c) Alternatively, or in addition a CPOA-3 (CPOA-4) signal could cause the HAC to be reassigned to the PO which has an altitude 1000 feet greater (or lower, in the case of CPOA-4) than that of the initially assigned PO;
d) Alternatively, or in addition a CPOA-5 signal could cause the HAC to be reassigned to a PO in a different stack, with an altitude identical to the initially assigned PO;
e) Alternatively, a CPOA-6 signal could specify exactly which of the numbered POs is to be switched to; (In the case of the above example, there would be 24 possible CPOA-6 signals; and
f) Alternatively, a CPOA-7 signal could specify the geometry of a not previously delineated PO, i.e. it's center (centers in the case of an elliptical orbit), radius (radii in the case of an elliptical orbit) and altitude.
The need for a CPOA signal would be based on the knowledge that two HACs are headed for the same PO. Such knowledge could be obtained:
a) by visual means: e.g. a person aboard an IAC sees that HAC #1 and HAC #2 are headed for the same PO;
b) by electronic means, i.e.
A method of automatically assigning POs, for systems which allow transmission of PO assignment signals [such as in the case of b) ii) immediately above], would be:
a) Each PO is numbered, and each HAC occupying a particular PO transmits a signal which indicates that that particular PO is occupied, a POO signal (In the above example, there would be 24 types of POO signals.);
b) A HAC approaching an SAF receives each of the POO signals and assigns itself to an unoccupied PO; and
c) That HAC starts transmitting a POO signal corresponding to its particular PO.
Each of the concepts involved in collision avoidance in or near a PO due to “overbooking” of POs could be used for the AV to a PO. AVs could be numbered and policed by either IACs, or distant remotely located pilots. Alternatively, an automatic collision avoidance system for the AVs, with characteristics similar to that described hereinabove for the POs could be operative. Such a system would have “change approach vector assignment” (CAVA) signals analogous to the CPOA signals described hereinabove.
The collision avoidance systems for the POs and for the AVs would require autopilot/flight management computer programs aboard the HAC which allow it to make a transition from one particular PO to another and/or from one particular AV to another.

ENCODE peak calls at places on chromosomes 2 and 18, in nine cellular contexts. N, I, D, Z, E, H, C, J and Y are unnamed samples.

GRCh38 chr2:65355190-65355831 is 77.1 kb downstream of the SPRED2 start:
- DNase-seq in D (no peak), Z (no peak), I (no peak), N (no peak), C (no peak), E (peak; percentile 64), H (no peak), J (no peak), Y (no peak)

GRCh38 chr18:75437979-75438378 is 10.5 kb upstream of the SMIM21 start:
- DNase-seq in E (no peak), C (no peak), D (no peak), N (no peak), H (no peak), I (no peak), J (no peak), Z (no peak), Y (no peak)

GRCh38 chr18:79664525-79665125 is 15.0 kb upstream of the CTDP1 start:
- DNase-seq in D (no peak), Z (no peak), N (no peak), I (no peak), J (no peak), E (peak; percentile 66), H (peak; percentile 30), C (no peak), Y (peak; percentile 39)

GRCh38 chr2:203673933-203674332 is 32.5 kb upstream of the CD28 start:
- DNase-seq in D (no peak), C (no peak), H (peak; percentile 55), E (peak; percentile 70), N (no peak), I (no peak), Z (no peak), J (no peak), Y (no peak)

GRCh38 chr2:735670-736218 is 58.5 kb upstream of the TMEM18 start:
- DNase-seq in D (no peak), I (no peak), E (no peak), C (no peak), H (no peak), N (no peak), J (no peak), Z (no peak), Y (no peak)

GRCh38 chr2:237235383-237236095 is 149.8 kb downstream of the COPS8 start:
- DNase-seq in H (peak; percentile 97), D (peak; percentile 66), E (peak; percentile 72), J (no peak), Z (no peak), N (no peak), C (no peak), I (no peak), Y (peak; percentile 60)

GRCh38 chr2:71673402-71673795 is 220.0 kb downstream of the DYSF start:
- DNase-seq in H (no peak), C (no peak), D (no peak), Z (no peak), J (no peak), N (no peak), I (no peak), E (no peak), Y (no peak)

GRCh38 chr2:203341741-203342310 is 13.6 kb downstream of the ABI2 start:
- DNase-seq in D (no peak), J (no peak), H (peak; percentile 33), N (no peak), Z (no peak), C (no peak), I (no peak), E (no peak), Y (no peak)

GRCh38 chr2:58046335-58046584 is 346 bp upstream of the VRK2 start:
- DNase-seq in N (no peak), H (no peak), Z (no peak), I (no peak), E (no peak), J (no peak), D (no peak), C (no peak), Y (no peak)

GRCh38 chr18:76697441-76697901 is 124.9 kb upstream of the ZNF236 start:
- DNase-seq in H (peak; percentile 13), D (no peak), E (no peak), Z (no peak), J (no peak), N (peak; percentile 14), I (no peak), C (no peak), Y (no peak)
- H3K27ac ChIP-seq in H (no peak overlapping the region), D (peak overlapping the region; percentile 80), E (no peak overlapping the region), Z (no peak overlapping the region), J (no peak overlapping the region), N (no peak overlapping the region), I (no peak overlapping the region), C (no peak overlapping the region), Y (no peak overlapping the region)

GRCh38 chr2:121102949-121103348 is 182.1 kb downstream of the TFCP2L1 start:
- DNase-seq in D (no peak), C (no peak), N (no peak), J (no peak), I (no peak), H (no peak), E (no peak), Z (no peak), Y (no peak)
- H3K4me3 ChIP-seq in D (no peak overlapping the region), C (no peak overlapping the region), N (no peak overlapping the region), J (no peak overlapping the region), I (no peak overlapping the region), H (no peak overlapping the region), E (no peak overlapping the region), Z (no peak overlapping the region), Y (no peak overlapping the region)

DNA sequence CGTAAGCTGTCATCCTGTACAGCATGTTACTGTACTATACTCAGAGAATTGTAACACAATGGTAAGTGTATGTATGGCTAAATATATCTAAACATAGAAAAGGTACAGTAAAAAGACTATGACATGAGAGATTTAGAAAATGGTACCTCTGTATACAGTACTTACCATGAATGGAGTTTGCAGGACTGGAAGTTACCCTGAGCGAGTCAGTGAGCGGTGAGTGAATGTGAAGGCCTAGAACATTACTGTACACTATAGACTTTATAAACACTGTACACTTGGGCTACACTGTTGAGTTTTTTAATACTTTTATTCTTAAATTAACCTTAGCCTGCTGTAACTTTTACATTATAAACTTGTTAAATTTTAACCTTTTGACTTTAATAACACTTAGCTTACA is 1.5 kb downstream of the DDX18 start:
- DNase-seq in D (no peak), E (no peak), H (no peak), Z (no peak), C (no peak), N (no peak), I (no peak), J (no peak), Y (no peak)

In summary, Technique #1 involves the minimization of communication with the HAC by using an automated landing which uses a LI signal, if necessary. Variations of Technique #1 involve:
a) the use of CPOA signals;
b) the use of CAVA signals; and
c) the use of signals from the HAC which indicate actual or intended PO occupation.
Hybrids of the aforementioned Technique #1 and the ‘Methods’ of U.S. Pat. No. 6,917,863 and, Ser. No. 10/919,169 involve using Technique #1 until some very late point in the approach to the runway, and then, for the last very short segment (e.g. 10 to 60 seconds) using an off-aircraft pilot (aboard an interceptor aircraft or ground-based) for the landing.
Technique #2 is similar to technique #1 except that in the case of Technique #2, there is no assignment of a landing time. Instead, the HAC waits in its assigned PO until it receives a landing confirmation (LC) signal from either an IAC or an alternatively located controller.
Technique #2) At the time of button press (BP) a hijacked aircraft (HAC) is assigned:
The IAC (or alternative) controller (“the controller”) then selects a particular HAC for landing based on the controller's estimate of the priority of each HAC (which may be based on an estimate of the remaining fuel and of the urgency of the situation within the HAC). The controller then sends a LC signal to the HAC most in need of immediate landing.
Variations of Technique #2 involve:
a) each of the variations indicated for Technique #1 and
b) variations in which the controller transmits runway selection information including:
c) systems which involve an initial semi-unique landing time assignment, and a LI signal and a LC signal. In this case, the technique is similar to Technique #1 until the LI signal is sent. Thereafter, the HAC remains in the PO until a LC signal is sent to it; and
d) hybrids with U.S. Pat. No. 6,917,863 and. Ser. No. 10/919,169, in which the approach to the SAF is as indicated herein, but in which the last 10 to 60 seconds of the landing of the HAC are fully controlled by a remote pilot.
Other variations on the aforementioned Technique #1 and #2 include: